Streaming multimedia, a kind of multimedia, which is media that uses
different forms of content. Distinctive types of multimedia
presentation are combinations of text, audio, still images, animation,
video, and interactivity content forms.
The streaming variant is being sent, in a continuous flow, to the user
of the content by the streaming provider. In this context, examples of
the content stream include audio and video.
The streaming refers to the method of delivery of the content flow
rather than to the nature of the content. Apart from telecommunications
networks, most systems for delivering content are either streaming,
such as radio and television, or non-streaming, such as audio CD’s,
video cassettes, and books. The term ‘to stream’ means, quite simply,
to deliver media in this particular manner.
The first attempts were made, in mid-20th century, to display media on
computers. However, due to the high cost and very limited capabilities
of computer hardware at that time, development did not proceed at any
pace for many years.
By the 1990s, personal computers had become sufficiently powerful to
display a variety of media forms. The main technical problems
associated with streaming at that time were:
Having sufficient CPU power, which refers to the central processor,
that can execute computer programmes, and also bus bandwidth, which is
the capacity of the system to transfer data over a connection, in order
to support the required rates of data flow.
Creating low latency, which allows delays too swift for human detection
between an input being processed and the corresponding output providing
real time characteristics, interrupt paths in the OS, or operating
system, to prevent buffer underrun, which occurs when a buffer, which
is a storage device used to compensate for a difference in rate of flow
of data between devices used to communicate between two devices or
processes, is fed with data at a lower speed than the data is being
read from it.
However, computer networks had still not developed fully, and so media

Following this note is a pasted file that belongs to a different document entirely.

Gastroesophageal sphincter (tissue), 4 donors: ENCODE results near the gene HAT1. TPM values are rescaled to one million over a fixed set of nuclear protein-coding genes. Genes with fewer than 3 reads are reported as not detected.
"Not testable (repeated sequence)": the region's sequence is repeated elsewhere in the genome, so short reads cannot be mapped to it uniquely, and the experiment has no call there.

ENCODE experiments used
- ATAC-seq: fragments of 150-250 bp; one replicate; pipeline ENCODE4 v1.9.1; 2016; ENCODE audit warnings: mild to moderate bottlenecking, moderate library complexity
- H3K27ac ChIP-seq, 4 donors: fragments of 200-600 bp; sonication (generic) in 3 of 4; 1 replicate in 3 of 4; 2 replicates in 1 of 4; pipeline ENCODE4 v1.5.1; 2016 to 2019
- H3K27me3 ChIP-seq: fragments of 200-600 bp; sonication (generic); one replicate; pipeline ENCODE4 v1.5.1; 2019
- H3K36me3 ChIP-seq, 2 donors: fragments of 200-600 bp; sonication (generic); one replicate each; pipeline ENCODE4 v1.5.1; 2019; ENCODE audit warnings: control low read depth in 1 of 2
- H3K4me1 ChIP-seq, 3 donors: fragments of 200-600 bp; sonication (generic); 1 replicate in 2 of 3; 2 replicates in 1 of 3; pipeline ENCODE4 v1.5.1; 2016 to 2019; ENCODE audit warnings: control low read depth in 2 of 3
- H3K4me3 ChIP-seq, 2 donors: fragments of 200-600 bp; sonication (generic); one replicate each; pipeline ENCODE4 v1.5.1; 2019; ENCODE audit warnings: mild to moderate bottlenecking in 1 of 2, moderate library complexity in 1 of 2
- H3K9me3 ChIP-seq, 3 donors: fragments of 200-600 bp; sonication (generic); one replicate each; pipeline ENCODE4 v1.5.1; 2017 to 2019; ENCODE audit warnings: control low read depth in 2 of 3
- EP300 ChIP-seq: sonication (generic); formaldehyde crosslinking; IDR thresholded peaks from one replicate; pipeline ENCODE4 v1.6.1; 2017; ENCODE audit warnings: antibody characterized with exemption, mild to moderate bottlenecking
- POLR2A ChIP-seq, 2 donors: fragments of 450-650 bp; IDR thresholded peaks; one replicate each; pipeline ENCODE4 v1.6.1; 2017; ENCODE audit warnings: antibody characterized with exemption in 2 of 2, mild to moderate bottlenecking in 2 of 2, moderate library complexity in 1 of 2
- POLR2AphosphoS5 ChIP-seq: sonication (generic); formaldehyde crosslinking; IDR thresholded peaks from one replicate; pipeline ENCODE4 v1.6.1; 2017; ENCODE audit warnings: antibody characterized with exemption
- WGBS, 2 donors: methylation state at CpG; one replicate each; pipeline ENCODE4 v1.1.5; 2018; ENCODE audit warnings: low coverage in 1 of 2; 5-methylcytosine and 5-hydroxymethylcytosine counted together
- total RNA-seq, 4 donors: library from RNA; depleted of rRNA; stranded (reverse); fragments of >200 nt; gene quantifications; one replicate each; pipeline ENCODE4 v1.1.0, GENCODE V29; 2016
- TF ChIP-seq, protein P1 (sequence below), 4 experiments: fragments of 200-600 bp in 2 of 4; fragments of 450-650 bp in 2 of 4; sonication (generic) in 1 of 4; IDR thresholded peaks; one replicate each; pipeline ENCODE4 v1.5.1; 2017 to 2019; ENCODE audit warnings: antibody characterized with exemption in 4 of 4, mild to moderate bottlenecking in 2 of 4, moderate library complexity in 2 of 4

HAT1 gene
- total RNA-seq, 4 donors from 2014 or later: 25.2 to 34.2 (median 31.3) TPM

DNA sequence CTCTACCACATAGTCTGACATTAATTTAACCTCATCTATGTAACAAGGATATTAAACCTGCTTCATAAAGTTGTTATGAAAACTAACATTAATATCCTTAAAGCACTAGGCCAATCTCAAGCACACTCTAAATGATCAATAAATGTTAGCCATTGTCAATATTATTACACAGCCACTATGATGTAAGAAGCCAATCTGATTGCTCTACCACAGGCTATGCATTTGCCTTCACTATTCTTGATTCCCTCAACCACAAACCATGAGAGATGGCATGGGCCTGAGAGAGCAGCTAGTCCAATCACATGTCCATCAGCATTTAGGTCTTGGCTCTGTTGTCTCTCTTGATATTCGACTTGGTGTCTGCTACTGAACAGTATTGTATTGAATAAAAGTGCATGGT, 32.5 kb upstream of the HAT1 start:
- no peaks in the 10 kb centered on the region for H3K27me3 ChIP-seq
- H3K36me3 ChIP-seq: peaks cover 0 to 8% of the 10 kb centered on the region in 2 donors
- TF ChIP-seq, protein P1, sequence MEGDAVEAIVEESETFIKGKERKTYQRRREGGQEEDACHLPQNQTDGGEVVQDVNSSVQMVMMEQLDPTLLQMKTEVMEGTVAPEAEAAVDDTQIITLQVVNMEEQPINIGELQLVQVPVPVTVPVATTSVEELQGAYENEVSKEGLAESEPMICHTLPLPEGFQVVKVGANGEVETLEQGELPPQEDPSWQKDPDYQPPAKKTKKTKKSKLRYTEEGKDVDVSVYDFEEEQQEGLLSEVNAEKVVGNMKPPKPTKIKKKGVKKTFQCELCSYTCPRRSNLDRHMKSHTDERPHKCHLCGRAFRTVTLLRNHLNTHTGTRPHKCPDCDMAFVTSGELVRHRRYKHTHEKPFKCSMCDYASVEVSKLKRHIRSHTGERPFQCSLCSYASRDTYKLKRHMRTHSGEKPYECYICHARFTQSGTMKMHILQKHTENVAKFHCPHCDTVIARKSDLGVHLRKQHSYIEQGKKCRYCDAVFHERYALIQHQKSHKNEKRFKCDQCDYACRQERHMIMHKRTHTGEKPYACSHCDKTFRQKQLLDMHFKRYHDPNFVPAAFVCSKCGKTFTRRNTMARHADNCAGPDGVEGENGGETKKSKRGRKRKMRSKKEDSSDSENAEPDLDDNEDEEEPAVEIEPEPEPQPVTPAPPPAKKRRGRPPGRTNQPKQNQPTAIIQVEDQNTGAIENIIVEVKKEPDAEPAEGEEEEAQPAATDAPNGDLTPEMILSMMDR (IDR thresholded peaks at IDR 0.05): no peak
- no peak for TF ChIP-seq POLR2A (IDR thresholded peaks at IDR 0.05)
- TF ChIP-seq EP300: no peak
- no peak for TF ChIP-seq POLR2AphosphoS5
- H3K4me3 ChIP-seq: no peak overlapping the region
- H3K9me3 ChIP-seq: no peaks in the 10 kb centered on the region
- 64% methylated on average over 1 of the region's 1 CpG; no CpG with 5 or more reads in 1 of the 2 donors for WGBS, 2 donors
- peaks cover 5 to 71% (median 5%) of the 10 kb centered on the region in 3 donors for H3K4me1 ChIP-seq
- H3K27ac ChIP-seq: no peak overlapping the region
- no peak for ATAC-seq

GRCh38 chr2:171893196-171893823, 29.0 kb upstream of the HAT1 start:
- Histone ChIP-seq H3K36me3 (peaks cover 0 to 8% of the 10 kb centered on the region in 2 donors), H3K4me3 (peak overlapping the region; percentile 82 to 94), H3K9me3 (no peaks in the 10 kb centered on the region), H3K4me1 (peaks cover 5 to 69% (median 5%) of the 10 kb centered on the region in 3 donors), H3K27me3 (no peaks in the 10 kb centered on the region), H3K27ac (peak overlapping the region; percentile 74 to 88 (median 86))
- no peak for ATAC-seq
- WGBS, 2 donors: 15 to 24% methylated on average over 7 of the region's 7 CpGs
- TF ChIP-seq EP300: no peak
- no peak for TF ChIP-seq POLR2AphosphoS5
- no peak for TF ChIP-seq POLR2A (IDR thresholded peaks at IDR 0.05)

content was normally processed over non-streaming channels, such as CD
Between the late 1990s and into the next century, there were
significant advances in the internet, such as:
An increase in network bandwidth, especially in the last mile, which
referred to the final leg of delivering connectivity from the
communications provider to a customer.
Greater access to networks, especially the internet.
The application of standard protocols and formats, such as TCP/IP,
HTTP, and HTML.
Significantly greater commercialization of the Internet.
With the advent of powerful home computers and advanced operating
systems, these advances in computer networking enabled streaming media
to become a practical and affordable proposition for the nation at
Another advance was the introduction of stand-alone Internet radio
devices, which are hardware devices that receive and play audio from
internet radio stations or the user’s PC or other embedded media
servers. For the first time, this provided listeners with the ability
to listen to audio streams without the requirement of a PC.
In general, multimedia content is large, so media storage and
transmission costs are still significant. In order to compensate for
this, media is generally compressed, such as in a ZIP file format,
which provides compression, and also acts as an archiver, storing many
source files in a single destination output file, for both storage and
A media stream can be either on demand or live. In the case of on
demand streams, the content is stored on a server for long periods of
time, and is available for transmission on request. Live streams, on
the other hand, are only available at one particular time, such as in a
video stream of a live sporting event.